6. About "not producing any ideas for actually dealing with the current issues" — David, the idea is that we need to demand that our government leaders respect the Constitution, that we need not to be sheep who panic and surrender when told to give up liberty over a threat that may have been exaggerated, as some significant medical experts suggest. The disease is a crisis, but allowing government to go totally out of control can dwarf for decades what one year of disease can do. Asking questions, demanding responsibility, not panicking, not surrendering, and yet still wisely preparing — that's good advice for dealing with the current situation. What advice should have been given?

  7. You are so offensive. You must be living very comfortably to be able to be so dense, but there are many others facing $34000 bills for treatment of covid-19 without insurance, huge numbers of people who just lost a job, and many people trying to make snap (expensive) decisions about how to rearrange their families to stay safe for whom a one time UBI matters. There are workers with covid-19 but no access to test results who need to stay home sick for their own and everyone's good, but who are told they will be fired for staying home since they can't prove they have covid -19, who have rent to pay and need their health insurance now as much as ever. It's so ridiculously politicized and dishonest for you to frame an investment in people as a reward for partiers. I very much agree with others that you are foolish to ignore the simple facts of exponential growth in an immunologically naive population. You are doubly foolish to pretend that by ignoring the disease, crashing our health system, and losing millions of lives we could be economically comfortable. This is a time for problem solvers to speak and for you to be quiet.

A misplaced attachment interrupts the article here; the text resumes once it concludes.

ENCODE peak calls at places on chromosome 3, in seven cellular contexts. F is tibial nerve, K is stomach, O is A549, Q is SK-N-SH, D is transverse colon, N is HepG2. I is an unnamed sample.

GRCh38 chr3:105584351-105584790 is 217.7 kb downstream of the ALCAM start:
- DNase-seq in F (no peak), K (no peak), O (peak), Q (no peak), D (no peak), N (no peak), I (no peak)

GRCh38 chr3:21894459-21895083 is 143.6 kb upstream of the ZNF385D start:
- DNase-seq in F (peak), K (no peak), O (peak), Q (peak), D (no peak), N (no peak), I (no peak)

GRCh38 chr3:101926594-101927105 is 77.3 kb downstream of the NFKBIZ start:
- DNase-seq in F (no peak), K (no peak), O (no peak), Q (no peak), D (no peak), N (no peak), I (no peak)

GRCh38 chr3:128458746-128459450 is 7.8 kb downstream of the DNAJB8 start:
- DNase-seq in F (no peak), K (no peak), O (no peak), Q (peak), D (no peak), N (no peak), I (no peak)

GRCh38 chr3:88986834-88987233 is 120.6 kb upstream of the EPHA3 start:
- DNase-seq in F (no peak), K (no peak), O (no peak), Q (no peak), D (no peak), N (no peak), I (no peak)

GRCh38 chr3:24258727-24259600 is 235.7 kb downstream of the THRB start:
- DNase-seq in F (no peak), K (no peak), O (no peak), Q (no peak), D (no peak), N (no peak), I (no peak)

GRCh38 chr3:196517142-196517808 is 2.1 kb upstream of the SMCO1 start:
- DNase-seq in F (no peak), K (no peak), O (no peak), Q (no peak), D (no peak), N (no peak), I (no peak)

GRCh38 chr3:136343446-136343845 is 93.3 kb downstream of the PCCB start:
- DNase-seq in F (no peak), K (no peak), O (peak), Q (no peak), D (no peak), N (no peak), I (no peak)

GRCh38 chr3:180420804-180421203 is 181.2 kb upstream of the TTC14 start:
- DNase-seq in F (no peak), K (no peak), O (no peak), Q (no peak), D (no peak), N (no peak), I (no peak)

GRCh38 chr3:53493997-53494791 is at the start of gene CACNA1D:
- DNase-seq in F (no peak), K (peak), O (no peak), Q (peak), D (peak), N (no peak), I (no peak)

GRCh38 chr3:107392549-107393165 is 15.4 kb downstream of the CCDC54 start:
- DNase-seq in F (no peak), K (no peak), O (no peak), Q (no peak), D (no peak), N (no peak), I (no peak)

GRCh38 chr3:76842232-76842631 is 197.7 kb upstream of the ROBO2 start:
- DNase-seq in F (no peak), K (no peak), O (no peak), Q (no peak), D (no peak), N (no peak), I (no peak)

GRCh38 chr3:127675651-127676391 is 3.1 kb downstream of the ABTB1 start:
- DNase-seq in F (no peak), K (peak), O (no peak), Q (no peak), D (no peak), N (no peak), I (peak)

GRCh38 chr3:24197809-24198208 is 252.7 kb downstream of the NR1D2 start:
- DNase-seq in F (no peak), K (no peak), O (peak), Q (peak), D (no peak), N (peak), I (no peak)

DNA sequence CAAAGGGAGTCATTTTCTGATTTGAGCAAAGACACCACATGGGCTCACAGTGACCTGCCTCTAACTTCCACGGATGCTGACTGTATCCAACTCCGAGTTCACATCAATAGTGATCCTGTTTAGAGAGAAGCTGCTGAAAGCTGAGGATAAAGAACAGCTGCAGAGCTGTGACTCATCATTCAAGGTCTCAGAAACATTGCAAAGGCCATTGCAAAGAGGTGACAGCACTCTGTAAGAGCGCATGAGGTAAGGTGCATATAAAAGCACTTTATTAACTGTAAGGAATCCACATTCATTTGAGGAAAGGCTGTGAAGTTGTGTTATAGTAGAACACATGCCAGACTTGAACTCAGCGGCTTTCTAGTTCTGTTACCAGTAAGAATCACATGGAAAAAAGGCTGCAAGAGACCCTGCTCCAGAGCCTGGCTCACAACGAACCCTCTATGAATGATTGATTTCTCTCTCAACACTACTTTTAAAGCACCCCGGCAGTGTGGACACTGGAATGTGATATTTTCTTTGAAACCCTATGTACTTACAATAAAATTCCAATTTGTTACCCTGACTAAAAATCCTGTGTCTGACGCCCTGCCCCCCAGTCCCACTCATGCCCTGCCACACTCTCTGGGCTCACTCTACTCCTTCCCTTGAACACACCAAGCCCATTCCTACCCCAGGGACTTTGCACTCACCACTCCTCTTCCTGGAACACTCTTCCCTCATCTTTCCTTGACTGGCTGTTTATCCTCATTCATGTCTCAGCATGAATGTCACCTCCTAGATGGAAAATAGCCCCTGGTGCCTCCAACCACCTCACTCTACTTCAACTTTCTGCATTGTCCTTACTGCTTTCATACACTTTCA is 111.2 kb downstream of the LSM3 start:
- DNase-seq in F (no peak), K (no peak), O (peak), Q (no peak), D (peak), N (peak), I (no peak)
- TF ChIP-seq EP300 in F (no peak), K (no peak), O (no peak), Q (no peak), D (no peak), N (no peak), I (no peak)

8. Lots of people are skeptical of the numbers being reported out of China for the fact of the number of cell phone service cancellations in China and the number of urns being reported in Wuhan. Also, coronavirus is much more virulent than the seasonal flu, shows no initial symptoms when the carrier is contagious, has a longer recovery time, and the critically ill have to be intubated for a longer period of time. All of this points to a more dire situation. The economy will recover but dead people will not.


  9. Every now and then Jeff lets loose with a political rant that reminds us he’s a bit of a historically and constitutionally challenged conspiracy nut.

    And Steve, you’re absolutely right that the “economy will recover but dead people will not.” I would add that the choice is not really between a wrecked economy (with fewer dead) and a healthy economy (with more dead). The economy will be just as wrecked (if not more so) by letting the epidemic run unchecked than by social distancing. The deathly ill are not very productive workers. Neither are corpses, and they don’t buy very many widgets either.

    — OK